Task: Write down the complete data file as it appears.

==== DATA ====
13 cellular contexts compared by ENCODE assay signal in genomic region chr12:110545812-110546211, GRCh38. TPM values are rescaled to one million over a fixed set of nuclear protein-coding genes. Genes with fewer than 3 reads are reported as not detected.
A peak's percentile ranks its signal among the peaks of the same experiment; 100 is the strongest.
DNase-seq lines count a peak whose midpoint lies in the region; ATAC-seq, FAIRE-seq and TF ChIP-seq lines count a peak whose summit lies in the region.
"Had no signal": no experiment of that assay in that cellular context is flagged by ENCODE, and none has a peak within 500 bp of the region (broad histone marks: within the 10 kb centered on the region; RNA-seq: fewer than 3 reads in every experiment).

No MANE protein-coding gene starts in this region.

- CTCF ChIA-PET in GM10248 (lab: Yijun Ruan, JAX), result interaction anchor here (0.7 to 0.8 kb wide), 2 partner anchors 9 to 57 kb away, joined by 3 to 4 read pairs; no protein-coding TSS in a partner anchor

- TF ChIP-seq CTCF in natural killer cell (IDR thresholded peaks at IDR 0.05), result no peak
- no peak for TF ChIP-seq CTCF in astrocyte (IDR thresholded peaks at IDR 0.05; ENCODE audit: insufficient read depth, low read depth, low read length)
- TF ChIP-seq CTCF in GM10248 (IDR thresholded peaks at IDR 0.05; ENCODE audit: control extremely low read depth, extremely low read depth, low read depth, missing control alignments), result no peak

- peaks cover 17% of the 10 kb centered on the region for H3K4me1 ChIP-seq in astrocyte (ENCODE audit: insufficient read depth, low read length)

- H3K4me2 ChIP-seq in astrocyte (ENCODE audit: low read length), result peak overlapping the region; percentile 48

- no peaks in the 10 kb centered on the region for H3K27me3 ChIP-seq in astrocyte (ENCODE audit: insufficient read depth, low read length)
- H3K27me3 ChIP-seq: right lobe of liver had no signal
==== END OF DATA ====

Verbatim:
13 cellular contexts compared by ENCODE assay signal in genomic region chr12:110545812-110546211, GRCh38. TPM values are rescaled to one million over a fixed set of nuclear protein-coding genes. Genes with fewer than 3 reads are reported as not detected.
A peak's percentile ranks its signal among the peaks of the same experiment; 100 is the strongest.
DNase-seq lines count a peak whose midpoint lies in the region; ATAC-seq, FAIRE-seq and TF ChIP-seq lines count a peak whose summit lies in the region.
"Had no signal": no experiment of that assay in that cellular context is flagged by ENCODE, and none has a peak within 500 bp of the region (broad histone marks: within the 10 kb centered on the region; RNA-seq: fewer than 3 reads in every experiment).

No MANE protein-coding gene starts in this region.

- CTCF ChIA-PET in GM10248 (lab: Yijun Ruan, JAX), result interaction anchor here (0.7 to 0.8 kb wide), 2 partner anchors 9 to 57 kb away, joined by 3 to 4 read pairs; no protein-coding TSS in a partner anchor

- TF ChIP-seq CTCF in natural killer cell (IDR thresholded peaks at IDR 0.05), result no peak
- no peak for TF ChIP-seq CTCF in astrocyte (IDR thresholded peaks at IDR 0.05; ENCODE audit: insufficient read depth, low read depth, low read length)
- TF ChIP-seq CTCF in GM10248 (IDR thresholded peaks at IDR 0.05; ENCODE audit: control extremely low read depth, extremely low read depth, low read depth, missing control alignments), result no peak

- peaks cover 17% of the 10 kb centered on the region for H3K4me1 ChIP-seq in astrocyte (ENCODE audit: insufficient read depth, low read length)

- H3K4me2 ChIP-seq in astrocyte (ENCODE audit: low read length), result peak overlapping the region; percentile 48

- no peaks in the 10 kb centered on the region for H3K27me3 ChIP-seq in astrocyte (ENCODE audit: insufficient read depth, low read length)
- H3K27me3 ChIP-seq: right lobe of liver had no signal